Content on this page was developed during the 2009-2010 H1N1 pandemic and has not been updated.
- The H1N1 virus that caused that pandemic is now a regular human flu virus and continues to circulate seasonally worldwide.
- The English language content on this website is being archived for historic and reference purposes only.
- For current, updated information on seasonal flu, including information about H1N1, see the CDC Seasonal Flu website.
Questions & Answers
2009 H1N1 Flu In The News
November 24, 2009 6:00 PM ET
Reports of Changes to the 2009 H1N1 Virus
Have changes to the 2009 H1N1 virus been reported?
The majority of 2009 H1N1 viruses tested by CDC and the other three World Health Organization (WHO) Collaborating Centers located around the world are similar and have changed relatively little since April 2009 when the 2009 H1N1 virus was first detected. However, there have been occasional reports of small changes in the genes of some virus samples collected from some people infected with 2009 H1N1 in several countries.
What are these changes to the 2009 H1N1 virus and what are the implications for public health?
The changes to the 2009 H1N1 virus that have been reported out of Norway, and that WHO has reported as being detected occasionally in viral isolates in other countries, are scientifically known as D222G and D222N changes. The public health implications of these changes are currently being studied by CDC and WHO scientists. At this time, these changes appear to occur sporadically and spontaneously. No links between the small number of patients infected with 2009 H1N1 virus with these changes have been found, and viruses with these changes do not appear to be spreading to other people. Although further investigation is underway, there is no evidence that these changes in the 2009 H1N1 virus have lead to an unusual increase in the number of 2009 H1N1 infections or to a greater number of severe or fatal cases. Worldwide, these changes have been found in mild cases of 2009 H1N1 illness as well as severe cases of illness that have resulted in death. As a result, the public health significance of this finding remains unclear.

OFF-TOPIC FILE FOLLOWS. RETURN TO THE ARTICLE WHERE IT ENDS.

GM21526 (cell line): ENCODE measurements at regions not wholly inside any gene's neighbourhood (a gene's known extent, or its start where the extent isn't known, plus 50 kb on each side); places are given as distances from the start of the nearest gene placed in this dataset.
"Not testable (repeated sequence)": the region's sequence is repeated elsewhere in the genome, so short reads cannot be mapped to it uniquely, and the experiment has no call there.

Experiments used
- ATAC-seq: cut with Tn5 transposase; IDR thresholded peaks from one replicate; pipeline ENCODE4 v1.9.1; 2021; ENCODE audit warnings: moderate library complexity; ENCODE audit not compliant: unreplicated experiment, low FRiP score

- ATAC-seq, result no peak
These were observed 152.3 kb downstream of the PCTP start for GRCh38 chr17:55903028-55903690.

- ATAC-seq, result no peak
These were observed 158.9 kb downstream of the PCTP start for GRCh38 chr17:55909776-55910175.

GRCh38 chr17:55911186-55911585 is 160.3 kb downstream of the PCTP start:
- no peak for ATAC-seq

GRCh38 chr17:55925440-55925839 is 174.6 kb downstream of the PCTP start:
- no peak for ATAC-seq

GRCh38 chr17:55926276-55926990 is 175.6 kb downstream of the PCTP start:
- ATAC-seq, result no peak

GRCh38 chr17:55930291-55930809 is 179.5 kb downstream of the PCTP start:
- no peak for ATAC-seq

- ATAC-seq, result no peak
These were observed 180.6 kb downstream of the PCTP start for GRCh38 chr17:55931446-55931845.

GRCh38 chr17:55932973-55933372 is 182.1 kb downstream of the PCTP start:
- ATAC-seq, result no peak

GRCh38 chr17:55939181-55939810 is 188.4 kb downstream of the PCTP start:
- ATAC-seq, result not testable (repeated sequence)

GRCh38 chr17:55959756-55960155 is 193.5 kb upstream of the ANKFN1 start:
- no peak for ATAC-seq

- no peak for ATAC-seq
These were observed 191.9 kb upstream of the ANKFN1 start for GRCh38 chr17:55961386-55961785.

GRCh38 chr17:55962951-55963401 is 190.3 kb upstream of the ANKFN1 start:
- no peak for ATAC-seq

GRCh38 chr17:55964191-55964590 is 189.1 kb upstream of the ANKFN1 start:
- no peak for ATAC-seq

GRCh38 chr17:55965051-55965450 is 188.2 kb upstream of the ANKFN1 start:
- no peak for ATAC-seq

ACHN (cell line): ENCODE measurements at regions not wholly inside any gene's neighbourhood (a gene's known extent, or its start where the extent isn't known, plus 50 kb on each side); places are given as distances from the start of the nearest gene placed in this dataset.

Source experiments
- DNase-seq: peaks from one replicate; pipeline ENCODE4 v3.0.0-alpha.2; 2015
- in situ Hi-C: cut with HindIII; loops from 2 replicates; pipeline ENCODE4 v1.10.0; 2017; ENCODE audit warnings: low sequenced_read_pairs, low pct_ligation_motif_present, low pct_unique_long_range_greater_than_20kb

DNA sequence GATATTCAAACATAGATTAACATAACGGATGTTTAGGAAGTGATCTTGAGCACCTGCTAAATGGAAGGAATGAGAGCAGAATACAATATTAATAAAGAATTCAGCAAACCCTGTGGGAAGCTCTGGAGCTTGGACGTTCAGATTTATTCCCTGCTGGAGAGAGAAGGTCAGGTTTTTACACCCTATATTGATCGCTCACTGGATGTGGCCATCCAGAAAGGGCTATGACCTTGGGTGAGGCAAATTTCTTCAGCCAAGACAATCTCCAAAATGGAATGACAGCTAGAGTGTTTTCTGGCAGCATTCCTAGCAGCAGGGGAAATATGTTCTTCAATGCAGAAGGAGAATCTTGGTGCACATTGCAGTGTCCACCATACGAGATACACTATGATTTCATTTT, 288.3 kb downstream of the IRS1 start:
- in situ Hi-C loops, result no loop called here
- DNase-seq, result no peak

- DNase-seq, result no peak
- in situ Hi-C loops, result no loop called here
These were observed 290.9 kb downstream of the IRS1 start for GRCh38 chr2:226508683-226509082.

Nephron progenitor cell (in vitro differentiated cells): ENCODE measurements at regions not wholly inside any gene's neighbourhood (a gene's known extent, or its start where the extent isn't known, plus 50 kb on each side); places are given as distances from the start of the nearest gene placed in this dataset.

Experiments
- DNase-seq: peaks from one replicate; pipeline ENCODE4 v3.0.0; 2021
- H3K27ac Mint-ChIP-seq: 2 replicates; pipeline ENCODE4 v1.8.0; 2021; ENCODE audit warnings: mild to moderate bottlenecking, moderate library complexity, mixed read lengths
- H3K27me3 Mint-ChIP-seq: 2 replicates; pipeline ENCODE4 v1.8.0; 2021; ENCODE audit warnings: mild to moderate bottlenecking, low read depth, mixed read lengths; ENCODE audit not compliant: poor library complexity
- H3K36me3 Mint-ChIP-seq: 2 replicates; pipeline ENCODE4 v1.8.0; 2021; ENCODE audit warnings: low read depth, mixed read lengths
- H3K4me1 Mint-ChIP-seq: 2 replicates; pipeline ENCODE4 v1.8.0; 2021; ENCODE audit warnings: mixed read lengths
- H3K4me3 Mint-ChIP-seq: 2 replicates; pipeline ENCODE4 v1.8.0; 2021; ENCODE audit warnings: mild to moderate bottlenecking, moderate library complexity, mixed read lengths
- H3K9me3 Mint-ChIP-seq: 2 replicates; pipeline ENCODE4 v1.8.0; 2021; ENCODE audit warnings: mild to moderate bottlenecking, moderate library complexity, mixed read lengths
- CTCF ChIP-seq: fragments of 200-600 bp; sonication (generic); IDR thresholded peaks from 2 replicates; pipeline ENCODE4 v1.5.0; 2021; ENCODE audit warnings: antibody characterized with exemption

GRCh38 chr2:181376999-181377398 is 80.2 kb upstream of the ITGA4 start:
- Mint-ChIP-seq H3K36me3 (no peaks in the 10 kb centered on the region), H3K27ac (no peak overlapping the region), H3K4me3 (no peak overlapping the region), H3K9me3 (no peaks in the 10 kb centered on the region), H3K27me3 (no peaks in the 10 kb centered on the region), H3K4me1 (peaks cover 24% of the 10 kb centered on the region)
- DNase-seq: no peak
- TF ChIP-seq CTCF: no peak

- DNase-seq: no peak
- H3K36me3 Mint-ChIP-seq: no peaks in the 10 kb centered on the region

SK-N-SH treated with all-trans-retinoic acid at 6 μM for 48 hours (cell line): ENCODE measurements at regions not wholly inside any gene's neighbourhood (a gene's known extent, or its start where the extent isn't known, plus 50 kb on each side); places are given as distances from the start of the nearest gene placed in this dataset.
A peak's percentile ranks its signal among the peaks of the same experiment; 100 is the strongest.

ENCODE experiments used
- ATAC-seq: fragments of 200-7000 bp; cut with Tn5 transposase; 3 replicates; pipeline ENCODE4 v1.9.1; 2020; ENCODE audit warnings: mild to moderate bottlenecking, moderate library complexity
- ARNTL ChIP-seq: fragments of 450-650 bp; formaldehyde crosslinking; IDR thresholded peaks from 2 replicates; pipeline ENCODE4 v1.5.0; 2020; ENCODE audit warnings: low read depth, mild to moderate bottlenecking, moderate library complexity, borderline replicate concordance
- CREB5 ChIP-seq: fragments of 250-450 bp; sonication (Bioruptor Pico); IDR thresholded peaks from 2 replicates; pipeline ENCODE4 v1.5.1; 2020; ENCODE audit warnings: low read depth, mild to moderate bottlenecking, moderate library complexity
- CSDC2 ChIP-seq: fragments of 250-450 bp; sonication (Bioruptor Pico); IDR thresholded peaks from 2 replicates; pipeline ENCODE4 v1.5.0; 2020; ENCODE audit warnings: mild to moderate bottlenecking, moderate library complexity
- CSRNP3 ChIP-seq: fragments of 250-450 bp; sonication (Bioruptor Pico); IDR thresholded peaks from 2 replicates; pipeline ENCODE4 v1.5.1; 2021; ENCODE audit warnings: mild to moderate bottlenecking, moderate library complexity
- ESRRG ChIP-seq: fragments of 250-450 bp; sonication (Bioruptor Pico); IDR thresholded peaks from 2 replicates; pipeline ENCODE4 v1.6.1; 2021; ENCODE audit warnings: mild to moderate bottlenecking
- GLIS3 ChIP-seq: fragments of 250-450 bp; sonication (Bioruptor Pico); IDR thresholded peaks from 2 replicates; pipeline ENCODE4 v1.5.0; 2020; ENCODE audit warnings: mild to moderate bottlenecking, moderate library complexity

Will the 2009 H1N1 vaccine still protect against these viruses?
According to CDC and WHO experts, the 2009 H1N1 vaccine remains well matched with the 2009 H1N1 viruses that contain these small changes. There is no reason to think that the 2009 H1N1 vaccine will be less effective against these viruses based on the area of the influenza virus where these changes have occurred.
Will antiviral drugs work against the 2009 H1N1 viruses that have these changes?
The D222G and D222N changes found in these 2009 H1N1 isolates are not associated with resistance to oseltamivir or any other influenza antiviral medication.
Which countries have reported finding 2009 H1N1 viruses with these changes?
A recent report from the Norwegian Institute of Public Health described a change in the 2009 H1N1 virus (D222G) found in the first two people in Norway who died from 2009 H1N1 as well as an additional Norwegian patient with severe influenza illness. This D222G change was not found in the virus samples isolated from other people who died in Norway of 2009 H1N1 related causes. Norwegian scientists have analyzed samples from more than 70 patients infected with 2009 H1N1, and no additional viral isolates containing these changes have been found.
In addition to Norway, CDC has received sporadic reports of these changes found in viral isolates from Australia, Brazil, China, Japan, Mexico, Saudi Arabia, Ukraine, Uruguay and the United States.
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